• Thanks for the replies. Saw the physio again today and it seems that it will be a long careful road to recovery. She's given me some pilates type exercises to do, but at the moment it's too painful and in too much spasm to do anything more than that. The threat of a steroid injection has given me the motivation to be disciplined with doing them - even though I am doped up with diazepam! Think deferring the FLM until 2007 will be a good idea :-( Pilates definately sounds like the way forward, and hopefully it'll enable me to get back to the training within a couple of months (she says optimistically).
  • trude,

    have a look at this site. email me if you need any advice regarding its content.

  • Thanks Chris. Interesting site. It fits in well with the problems I'm having as it's the muscle spasticity that's causing the pain. I've also got the associated disc & nerve involvement which is giving me leg numbness and tingling. Some of the exercises described on the site are similar to those given by my physio, so will persevere and hope it eases up soon (it's been a week now). I'm also going to try deep relaxation as the brain is a very powerful tool in healing the body.
    Unfortunately I'm still having the problem that I can't be mobile for more than about half an hour before the spasms get so bad that I can barely walk. I had a look at back supports today but I'm not sure how much benefit they actually give. Any ideas??
  • The worst time I had I was bed ridden for a week, and about 6 weeks before I could walk reasonably comfortably for short distances.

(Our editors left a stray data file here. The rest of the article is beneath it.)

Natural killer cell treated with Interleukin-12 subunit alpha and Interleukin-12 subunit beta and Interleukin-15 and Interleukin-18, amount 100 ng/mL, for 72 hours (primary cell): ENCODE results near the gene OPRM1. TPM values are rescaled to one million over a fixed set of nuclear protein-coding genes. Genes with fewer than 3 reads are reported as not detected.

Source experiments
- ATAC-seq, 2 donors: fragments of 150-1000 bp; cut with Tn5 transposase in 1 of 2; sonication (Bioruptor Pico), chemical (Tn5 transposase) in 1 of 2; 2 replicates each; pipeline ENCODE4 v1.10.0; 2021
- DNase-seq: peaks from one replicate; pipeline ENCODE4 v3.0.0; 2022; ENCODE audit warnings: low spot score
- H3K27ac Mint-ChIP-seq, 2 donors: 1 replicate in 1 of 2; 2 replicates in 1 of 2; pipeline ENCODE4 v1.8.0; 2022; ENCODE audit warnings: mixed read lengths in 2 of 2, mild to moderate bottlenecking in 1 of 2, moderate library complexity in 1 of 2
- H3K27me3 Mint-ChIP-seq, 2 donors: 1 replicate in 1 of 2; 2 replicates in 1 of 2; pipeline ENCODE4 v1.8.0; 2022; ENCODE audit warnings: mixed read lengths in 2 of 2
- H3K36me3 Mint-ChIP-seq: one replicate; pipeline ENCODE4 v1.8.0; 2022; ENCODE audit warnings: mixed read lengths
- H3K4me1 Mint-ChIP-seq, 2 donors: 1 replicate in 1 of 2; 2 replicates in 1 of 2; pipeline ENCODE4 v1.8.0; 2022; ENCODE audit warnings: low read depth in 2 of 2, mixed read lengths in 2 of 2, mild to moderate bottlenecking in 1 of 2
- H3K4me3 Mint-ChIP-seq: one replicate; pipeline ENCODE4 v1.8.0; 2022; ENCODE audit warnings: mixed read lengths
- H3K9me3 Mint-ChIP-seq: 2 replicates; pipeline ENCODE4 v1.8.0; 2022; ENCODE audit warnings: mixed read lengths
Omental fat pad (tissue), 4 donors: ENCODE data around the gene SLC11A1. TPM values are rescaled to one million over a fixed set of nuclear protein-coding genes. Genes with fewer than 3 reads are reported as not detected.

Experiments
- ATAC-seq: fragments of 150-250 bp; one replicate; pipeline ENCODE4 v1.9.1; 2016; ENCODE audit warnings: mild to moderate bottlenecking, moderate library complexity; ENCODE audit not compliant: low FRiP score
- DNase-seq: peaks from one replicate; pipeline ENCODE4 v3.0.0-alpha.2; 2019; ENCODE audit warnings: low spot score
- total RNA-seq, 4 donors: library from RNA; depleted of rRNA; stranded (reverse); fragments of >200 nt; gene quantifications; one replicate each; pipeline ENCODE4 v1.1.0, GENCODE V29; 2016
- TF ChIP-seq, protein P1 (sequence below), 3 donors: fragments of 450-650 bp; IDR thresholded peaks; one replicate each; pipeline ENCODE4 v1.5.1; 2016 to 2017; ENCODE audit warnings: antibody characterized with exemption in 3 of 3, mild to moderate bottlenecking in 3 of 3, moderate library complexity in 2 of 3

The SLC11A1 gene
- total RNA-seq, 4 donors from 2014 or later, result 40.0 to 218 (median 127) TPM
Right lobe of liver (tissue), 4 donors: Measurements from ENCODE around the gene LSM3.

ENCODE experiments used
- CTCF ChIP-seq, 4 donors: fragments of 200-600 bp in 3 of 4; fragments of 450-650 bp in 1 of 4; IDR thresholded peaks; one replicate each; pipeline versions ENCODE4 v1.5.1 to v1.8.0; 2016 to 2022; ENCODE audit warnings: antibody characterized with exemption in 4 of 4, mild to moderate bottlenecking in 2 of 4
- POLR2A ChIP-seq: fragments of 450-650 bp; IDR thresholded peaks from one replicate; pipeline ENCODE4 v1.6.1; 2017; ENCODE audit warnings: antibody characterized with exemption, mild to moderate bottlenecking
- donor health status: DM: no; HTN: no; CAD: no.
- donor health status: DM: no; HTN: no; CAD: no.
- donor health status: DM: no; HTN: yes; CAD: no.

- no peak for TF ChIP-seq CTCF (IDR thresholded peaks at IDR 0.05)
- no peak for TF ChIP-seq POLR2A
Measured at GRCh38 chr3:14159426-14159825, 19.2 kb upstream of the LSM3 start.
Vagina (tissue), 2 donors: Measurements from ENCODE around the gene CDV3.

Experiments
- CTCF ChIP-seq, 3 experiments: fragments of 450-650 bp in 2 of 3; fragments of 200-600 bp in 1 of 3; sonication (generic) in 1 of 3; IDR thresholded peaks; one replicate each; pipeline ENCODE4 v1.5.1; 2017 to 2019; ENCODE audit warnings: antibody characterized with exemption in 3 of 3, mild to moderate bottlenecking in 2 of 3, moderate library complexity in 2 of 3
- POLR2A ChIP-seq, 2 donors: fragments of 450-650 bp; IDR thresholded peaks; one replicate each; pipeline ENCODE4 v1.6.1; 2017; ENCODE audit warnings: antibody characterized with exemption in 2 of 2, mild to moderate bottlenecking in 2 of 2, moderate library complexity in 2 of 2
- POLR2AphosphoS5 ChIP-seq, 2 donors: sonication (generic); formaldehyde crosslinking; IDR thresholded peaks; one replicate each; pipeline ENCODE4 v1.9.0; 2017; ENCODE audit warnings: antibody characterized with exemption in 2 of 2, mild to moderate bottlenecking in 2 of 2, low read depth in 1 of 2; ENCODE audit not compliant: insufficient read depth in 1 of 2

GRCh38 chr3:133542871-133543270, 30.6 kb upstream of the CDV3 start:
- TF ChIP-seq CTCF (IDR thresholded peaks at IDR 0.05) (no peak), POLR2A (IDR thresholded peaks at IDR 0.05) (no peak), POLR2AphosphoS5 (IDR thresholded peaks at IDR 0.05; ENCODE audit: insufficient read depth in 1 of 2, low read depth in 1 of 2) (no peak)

That was before I got hold of good anti-inflammatories, which make a huge difference to recovery times.

    But there is a lot that can be done in terms of making day-to day living more comfortable, and thereby delaying the return of spasms.

    I did a lot of reading lying on the bed with the book on the floor. Scheduling regular half hour flat times before you feel desperate helps.

    I still don't sit in conventional chairs unless I have to: Pilates ball at the computer, typing chair or rocker at the dinner table, kneeling chair at my desk.

    I don't stand still either. If I must wait in a queue, I keep moving, doing exercises.

    I spent a very useful 45 minutes getting physio instruction in a pool. The first couple of years I did those exercises three times a week - they helped enormously. Moved on from them to Pilates, which as long as I don't do anything too stupid is sufficient to keep the back in good shape.

    You sound like it is still early days yet. Hope you can see some progress soon.